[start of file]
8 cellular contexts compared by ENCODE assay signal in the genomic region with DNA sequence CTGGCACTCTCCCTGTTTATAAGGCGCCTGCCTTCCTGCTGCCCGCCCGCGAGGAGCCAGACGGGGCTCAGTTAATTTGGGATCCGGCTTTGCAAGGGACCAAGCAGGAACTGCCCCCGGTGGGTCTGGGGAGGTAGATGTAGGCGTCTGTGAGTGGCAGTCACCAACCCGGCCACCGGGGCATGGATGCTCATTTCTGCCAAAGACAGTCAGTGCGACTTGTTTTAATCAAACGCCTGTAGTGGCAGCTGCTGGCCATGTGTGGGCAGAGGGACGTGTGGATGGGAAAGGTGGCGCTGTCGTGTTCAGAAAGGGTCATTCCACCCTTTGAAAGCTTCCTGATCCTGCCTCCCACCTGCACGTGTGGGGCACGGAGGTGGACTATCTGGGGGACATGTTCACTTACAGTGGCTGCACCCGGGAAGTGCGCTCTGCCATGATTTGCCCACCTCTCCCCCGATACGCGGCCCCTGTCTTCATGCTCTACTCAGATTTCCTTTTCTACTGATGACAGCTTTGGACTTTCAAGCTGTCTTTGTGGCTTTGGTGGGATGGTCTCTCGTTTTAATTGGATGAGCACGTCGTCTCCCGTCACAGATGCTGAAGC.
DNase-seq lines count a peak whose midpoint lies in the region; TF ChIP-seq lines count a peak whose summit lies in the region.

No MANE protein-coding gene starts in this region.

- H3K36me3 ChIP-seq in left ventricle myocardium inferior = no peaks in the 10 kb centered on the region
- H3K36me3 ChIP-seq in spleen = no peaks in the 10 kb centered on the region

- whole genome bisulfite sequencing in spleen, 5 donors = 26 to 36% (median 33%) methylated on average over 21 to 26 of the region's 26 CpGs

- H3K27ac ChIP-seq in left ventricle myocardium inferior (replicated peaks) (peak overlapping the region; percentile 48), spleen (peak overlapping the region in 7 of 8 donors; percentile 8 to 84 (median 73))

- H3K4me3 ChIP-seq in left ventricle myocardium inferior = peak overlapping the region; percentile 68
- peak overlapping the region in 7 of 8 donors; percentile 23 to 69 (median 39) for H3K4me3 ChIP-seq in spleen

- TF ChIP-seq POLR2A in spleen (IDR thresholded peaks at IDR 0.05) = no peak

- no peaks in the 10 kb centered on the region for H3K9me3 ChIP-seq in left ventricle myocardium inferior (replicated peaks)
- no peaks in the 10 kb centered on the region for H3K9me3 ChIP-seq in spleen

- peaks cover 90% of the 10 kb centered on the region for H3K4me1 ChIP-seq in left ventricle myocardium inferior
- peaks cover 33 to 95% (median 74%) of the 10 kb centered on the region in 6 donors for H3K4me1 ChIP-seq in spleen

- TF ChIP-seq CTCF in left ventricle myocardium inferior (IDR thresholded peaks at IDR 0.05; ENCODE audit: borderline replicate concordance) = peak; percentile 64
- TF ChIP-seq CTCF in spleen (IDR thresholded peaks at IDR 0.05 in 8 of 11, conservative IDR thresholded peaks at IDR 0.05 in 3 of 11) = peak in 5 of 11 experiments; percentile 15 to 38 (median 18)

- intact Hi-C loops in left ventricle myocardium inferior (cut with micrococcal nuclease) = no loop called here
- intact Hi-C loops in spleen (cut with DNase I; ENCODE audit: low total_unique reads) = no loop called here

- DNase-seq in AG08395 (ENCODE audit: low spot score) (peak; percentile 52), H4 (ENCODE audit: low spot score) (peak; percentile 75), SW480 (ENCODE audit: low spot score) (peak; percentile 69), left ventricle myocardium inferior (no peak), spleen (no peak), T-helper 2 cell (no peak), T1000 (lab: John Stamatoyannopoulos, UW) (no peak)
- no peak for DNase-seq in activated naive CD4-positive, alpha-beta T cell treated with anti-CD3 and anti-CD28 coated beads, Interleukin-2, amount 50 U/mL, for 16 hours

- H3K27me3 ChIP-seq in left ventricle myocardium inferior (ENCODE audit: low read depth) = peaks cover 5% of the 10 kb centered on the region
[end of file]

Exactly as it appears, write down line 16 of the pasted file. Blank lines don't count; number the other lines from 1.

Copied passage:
- TF ChIP-seq CTCF in spleen (IDR thresholded peaks at IDR 0.05 in 8 of 11, conservative IDR thresholded peaks at IDR 0.05 in 3 of 11) = peak in 5 of 11 experiments; percentile 15 to 38 (median 18)